Shark attacks are fortunately extremely rare, but when they do occur the results for those involved are usually devastating. The Little Ripper shark spotting drone from Australia aims to change all that by keeping an eye out for these scary denizens of the deep while you swim.

Although rare, when a shark attack happens it’s big news, and for good reason. These apex predators of the deep have the ability to tap into our most primordial fears. Fortunately, various strategies are employed by lifesavers and municipalities around our coastline to minimise the risk of fatal encounters and make us feel safer. Shark nets positioned just behind the surf zone in KZN is one example, as are the dedicated shark spotters located on high ground around False Bay.

However, both of these approaches have their problems. First up, thanks to human predation, many shark species are extremely endangered. And when you remove these apex predators from the food chain, there’s a very real chance the entire ecosystem can collapse. This is the main problem with shark nets. And, although sharks are easy to spot from altitude, there’s no way an observer hanging out on a mountainside with a pair of binoculars can locate them all.

This is where the decidedly high-tech Little Ripper shark spotting drone comes in. Under development by the Australian firm Ripper Group in conjunction with the University of Technology Sydney (UTS). What it does is employ sophisticated artificial intelligence to identify sharks from the air via its camera and transmit the live video feed to lifesavers on the beach, who can then warn swimmers via its onboard loudspeaker when they need to get out of the water fast. The drone also has the ability to drop shark repellent kits into the water, along with other lifesaving aids. And, should an attack occur, rescue personnel will immediately know when and where – giving them the ability to render assistance as soon as possible.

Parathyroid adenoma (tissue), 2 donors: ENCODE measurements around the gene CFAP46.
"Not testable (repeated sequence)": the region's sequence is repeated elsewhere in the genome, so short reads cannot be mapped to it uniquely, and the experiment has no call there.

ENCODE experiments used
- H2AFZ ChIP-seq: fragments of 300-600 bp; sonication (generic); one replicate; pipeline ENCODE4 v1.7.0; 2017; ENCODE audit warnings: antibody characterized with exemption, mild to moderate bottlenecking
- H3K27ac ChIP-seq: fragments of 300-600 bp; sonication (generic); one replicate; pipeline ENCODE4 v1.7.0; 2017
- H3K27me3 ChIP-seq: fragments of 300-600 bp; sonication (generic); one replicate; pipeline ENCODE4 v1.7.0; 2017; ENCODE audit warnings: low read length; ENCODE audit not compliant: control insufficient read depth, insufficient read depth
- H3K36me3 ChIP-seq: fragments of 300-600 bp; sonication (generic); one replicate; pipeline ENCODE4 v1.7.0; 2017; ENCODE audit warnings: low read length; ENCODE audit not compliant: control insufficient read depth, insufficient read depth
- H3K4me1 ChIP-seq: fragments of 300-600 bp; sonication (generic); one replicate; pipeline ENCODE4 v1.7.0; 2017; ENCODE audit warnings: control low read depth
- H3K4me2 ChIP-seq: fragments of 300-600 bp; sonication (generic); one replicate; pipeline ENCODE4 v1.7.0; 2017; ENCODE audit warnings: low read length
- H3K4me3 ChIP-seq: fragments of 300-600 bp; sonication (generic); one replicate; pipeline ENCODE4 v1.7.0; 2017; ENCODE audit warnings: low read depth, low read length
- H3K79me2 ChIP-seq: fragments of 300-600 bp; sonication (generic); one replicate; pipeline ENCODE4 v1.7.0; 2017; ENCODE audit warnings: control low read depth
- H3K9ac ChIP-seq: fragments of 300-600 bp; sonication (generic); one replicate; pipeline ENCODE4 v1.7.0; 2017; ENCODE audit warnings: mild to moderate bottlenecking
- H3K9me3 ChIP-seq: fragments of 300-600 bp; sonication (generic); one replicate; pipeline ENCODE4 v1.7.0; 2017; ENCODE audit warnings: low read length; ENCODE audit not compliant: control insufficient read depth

To train the drone’s algorithms to differentiate between sharks, dolphins, surfers, swimmers, waves, rocks and the like, researchers at UTS sourced drone footage from publicly available platforms such as YouTube to manually teach it what common objects look like. So far, a CPU (central processing unit) based system has been used for the research, but the plan is to soon move on to a GPU (graphics processing unit) based system as it’s more optimised for Deep Learning.

Ripper Group’s aim is to initially conduct shark detection in real time via the downlinked video from the drones. Once they have all that completely ironed out they’ll move on to shark detection in real time on the drones themselves – with only detections downlinked to the UAV pilots and operators, making the entire process autonomous. – (c) 2017 NavWorld

Source: Little Ripper

You can check out some great drone footage of sharks swimming amongst surfers below:

About The Author

Sean Woods

Originally a photographer for the Star newspaper in the bad old days, Sean Woods turned to writing after the first democratic elections in '94. The career shift paid serious dividends, culminating in him becoming associate editor for Popular Mechanics magazine with a number of technology writing awards under his belt. His interests include anything to do with boats, motorcycles and all those fancy tech gadgets that help the modern world go around.

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